The Summer of 2016 has a rare reputation as an off-season. Often, there is a palpable hype that precedes the off-season, only for free agent signings and trades to be lackluster. 2016 was different. Everyone knew that off-season would be weird with the financial revenue spike that lead to the whooping $94 million salary cap, compared to a $70 million cap the prior year.
And weird it was.
An MVP joined a 73-win team without taking a pay cut. Timofey Mozgov and Ian Mahinmi signed for $64 million. Evan Turner for $70 million. Joakim Noah for $72 million. Allen Crabbe for $75 million. The league went absolutely crazy. It was a once-in-a-lifetime opportunity for so many teams to have so much cap space, teams didn’t know what to do with it. Some teams were smart, some teams spent heavy.
The Memphis Grizzlies were both.
Memphis solidified their team’s future that offseason. They hired a new coach, re-signed a star, and recruited a max-contract , and just as I did for the 2016 trade deadline, I’ll review the 2016 offseason with the added benefit of hindsight. These moves were all graded and analyzed at the time, but the NBA’s landscaped has shifted mightily since then. Let’s see how the Grizzlies’ 2016 transactions appear with the information we have now.
Mike Conley signs 5 year/$153 Million Deal:
You think we would have learned our lessons by now. After Mike Conley’s 5 year/$40 million contract signed in 2010 was panned as too expensive for Conley, he outperformed it by being a borderline All-Star and contributing huge for a playoff team.
Mike Conley then signed at the time the largest contract in NBA history in 2016. The criticism was a lot more muted this go round; Conley has solidified himself as a great point guard in this league. But still for some, the highest paid player in the NBA should be an All-Star at least. This was just a product of circumstances. Mike Conley became a free agent during the most cash-heavy summer in NBA. He was also the only free agent to sign for the highest maximum possible, a 5 year deal with their prior team while having 10+ years experience. Very specific circumstances.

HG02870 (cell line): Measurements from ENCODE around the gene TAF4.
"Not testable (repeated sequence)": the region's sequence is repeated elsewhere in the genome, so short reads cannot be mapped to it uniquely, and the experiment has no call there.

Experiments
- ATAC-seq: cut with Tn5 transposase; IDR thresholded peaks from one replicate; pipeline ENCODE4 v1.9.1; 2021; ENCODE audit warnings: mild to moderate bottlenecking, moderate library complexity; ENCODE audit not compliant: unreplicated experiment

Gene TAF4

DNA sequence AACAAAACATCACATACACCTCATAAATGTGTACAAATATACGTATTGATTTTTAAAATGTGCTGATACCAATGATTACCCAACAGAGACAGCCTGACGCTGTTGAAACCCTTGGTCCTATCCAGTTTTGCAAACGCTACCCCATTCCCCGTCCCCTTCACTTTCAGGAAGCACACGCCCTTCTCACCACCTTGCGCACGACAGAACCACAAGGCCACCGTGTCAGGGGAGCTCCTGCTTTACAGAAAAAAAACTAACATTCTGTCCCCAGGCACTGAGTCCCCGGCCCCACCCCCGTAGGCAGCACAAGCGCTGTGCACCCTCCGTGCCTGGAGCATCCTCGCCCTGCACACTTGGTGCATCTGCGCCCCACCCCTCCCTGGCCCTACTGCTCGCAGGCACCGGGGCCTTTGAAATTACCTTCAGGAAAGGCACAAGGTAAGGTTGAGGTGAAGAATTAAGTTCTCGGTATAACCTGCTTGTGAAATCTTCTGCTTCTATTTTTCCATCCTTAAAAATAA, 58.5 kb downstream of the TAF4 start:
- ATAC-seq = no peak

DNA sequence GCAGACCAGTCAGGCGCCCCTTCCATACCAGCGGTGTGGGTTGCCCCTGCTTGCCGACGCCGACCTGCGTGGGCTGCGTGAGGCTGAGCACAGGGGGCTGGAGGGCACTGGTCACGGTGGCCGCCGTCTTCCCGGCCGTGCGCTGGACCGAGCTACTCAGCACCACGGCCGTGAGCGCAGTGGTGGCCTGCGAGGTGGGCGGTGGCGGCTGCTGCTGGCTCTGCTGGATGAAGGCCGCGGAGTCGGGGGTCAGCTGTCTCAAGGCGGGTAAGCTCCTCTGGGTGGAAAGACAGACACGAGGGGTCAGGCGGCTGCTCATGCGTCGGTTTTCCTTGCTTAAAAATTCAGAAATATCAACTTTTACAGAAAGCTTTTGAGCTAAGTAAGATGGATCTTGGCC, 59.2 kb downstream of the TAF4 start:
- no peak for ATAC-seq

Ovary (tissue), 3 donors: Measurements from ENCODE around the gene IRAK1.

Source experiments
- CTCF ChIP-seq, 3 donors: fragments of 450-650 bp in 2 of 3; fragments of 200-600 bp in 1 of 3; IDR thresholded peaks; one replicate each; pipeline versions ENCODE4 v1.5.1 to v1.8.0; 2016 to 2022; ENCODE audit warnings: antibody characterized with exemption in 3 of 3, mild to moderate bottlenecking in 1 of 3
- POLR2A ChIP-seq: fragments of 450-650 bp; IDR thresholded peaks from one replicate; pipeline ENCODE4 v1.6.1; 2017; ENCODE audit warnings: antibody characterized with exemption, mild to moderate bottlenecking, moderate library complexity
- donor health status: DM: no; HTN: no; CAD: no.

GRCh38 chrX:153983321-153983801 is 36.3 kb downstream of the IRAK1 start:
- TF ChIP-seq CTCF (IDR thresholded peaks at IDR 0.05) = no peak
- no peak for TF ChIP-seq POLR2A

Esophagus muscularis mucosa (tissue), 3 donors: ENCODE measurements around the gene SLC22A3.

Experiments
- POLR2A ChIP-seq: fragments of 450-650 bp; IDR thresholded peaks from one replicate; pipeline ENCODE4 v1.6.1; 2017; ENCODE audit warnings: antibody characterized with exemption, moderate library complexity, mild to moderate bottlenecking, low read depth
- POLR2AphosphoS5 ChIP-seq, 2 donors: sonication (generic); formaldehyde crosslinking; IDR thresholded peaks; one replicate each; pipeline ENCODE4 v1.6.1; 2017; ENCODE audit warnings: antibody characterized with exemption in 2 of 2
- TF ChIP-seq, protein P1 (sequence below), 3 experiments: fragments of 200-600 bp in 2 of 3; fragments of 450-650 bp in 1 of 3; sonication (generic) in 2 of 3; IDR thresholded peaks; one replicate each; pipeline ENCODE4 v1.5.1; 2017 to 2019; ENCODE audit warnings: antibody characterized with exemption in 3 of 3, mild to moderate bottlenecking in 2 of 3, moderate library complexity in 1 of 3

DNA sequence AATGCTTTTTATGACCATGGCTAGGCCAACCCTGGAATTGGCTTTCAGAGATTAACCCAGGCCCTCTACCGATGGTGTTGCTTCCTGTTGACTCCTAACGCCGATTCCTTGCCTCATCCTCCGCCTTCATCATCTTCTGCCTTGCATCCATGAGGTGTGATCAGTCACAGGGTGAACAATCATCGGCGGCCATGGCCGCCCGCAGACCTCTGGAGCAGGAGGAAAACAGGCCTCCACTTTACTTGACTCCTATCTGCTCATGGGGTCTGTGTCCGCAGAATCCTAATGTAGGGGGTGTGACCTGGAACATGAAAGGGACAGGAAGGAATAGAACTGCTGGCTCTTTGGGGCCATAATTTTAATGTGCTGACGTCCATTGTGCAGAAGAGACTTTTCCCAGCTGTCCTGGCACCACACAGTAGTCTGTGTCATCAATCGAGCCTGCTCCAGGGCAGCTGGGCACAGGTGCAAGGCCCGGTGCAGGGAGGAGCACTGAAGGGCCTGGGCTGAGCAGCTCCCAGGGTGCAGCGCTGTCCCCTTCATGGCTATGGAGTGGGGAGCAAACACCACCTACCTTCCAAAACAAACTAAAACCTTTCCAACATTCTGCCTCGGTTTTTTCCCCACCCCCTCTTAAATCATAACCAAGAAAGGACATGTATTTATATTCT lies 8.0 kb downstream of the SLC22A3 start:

As Mike did with his previous contract, he proved his worth this year. It was the best year of his career by just about any measure. In the past, Zach Randolph was the face of the team.Tony Allen the heart of the team. And Marc Gasol its best player. 2016 was the year that Mike Conley took control of this team. He is their best player and with Z-Bo and Allen gone, the face as well. The season peaked with a still jaw-dropping performance in Game 4 of the Western Conference Quarterfinals against the San Antonio Spurs. He went shot-for-shot with Kawhi Leonard and hit a clutch floater that sent it into overtime where the Grizzlies pulled out the victory.
I know Mike Conley is going to be on the wrong end of 30 for the remainder of his contract. And he might never make an All-Star team. But the contract was the right thing to do at the time and absolutely nothing in the past year has proven otherwise.
Chandler Parsons signs 4 year/$94 Million Deal:
Oof. This contract hurts. It hurts the flexibility of the team in terms of salary cap, but also hurts future free agent prospects. Memphis isn’t a team that has had success in free agency before, such is life in a small market. Yet, the one summer where the Memphis Grizzlies were able to land a max-contract player (I told you this summer was weird) he can’t even stay on the floor. An experience like that is not going to embolden ownership and the front office to continue aggressively in free agency.